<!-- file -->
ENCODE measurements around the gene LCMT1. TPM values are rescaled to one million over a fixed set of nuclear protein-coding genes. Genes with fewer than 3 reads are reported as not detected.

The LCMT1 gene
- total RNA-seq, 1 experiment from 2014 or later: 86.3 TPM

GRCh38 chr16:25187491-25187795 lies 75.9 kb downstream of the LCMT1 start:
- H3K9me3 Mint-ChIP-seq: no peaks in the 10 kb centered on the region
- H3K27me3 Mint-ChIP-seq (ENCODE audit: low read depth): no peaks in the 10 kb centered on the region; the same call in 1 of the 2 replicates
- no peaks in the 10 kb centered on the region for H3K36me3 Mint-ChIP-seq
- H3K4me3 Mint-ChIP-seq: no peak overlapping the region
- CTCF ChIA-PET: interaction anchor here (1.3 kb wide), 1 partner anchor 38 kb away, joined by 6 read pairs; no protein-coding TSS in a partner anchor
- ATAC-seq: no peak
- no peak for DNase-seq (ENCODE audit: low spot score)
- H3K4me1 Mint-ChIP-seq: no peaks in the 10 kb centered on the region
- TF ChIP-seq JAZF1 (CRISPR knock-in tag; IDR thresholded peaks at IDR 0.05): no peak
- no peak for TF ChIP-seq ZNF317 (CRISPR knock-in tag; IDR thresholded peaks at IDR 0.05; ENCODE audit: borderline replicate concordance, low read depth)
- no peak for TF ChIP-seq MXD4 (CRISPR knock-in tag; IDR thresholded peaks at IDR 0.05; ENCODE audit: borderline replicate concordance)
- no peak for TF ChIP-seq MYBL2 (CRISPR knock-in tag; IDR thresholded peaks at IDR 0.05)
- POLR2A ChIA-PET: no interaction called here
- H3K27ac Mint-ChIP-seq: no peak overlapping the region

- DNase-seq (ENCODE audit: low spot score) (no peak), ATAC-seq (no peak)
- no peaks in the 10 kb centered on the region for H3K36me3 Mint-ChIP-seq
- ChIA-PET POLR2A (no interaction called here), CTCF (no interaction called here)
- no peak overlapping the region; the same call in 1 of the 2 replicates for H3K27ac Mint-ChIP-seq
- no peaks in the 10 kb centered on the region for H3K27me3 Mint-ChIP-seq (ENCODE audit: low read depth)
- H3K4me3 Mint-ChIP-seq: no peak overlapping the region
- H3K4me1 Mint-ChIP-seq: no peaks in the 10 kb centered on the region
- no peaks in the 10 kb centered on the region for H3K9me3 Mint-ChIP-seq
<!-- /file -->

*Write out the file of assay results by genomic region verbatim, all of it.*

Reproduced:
ENCODE measurements around the gene LCMT1. TPM values are rescaled to one million over a fixed set of nuclear protein-coding genes. Genes with fewer than 3 reads are reported as not detected.

The LCMT1 gene
- total RNA-seq, 1 experiment from 2014 or later: 86.3 TPM

GRCh38 chr16:25187491-25187795 lies 75.9 kb downstream of the LCMT1 start:
- H3K9me3 Mint-ChIP-seq: no peaks in the 10 kb centered on the region
- H3K27me3 Mint-ChIP-seq (ENCODE audit: low read depth): no peaks in the 10 kb centered on the region; the same call in 1 of the 2 replicates
- no peaks in the 10 kb centered on the region for H3K36me3 Mint-ChIP-seq
- H3K4me3 Mint-ChIP-seq: no peak overlapping the region
- CTCF ChIA-PET: interaction anchor here (1.3 kb wide), 1 partner anchor 38 kb away, joined by 6 read pairs; no protein-coding TSS in a partner anchor
- ATAC-seq: no peak
- no peak for DNase-seq (ENCODE audit: low spot score)
- H3K4me1 Mint-ChIP-seq: no peaks in the 10 kb centered on the region
- TF ChIP-seq JAZF1 (CRISPR knock-in tag; IDR thresholded peaks at IDR 0.05): no peak
- no peak for TF ChIP-seq ZNF317 (CRISPR knock-in tag; IDR thresholded peaks at IDR 0.05; ENCODE audit: borderline replicate concordance, low read depth)
- no peak for TF ChIP-seq MXD4 (CRISPR knock-in tag; IDR thresholded peaks at IDR 0.05; ENCODE audit: borderline replicate concordance)
- no peak for TF ChIP-seq MYBL2 (CRISPR knock-in tag; IDR thresholded peaks at IDR 0.05)
- POLR2A ChIA-PET: no interaction called here
- H3K27ac Mint-ChIP-seq: no peak overlapping the region

- DNase-seq (ENCODE audit: low spot score) (no peak), ATAC-seq (no peak)
- no peaks in the 10 kb centered on the region for H3K36me3 Mint-ChIP-seq
- ChIA-PET POLR2A (no interaction called here), CTCF (no interaction called here)
- no peak overlapping the region; the same call in 1 of the 2 replicates for H3K27ac Mint-ChIP-seq
- no peaks in the 10 kb centered on the region for H3K27me3 Mint-ChIP-seq (ENCODE audit: low read depth)
- H3K4me3 Mint-ChIP-seq: no peak overlapping the region
- H3K4me1 Mint-ChIP-seq: no peaks in the 10 kb centered on the region
- no peaks in the 10 kb centered on the region for H3K9me3 Mint-ChIP-seq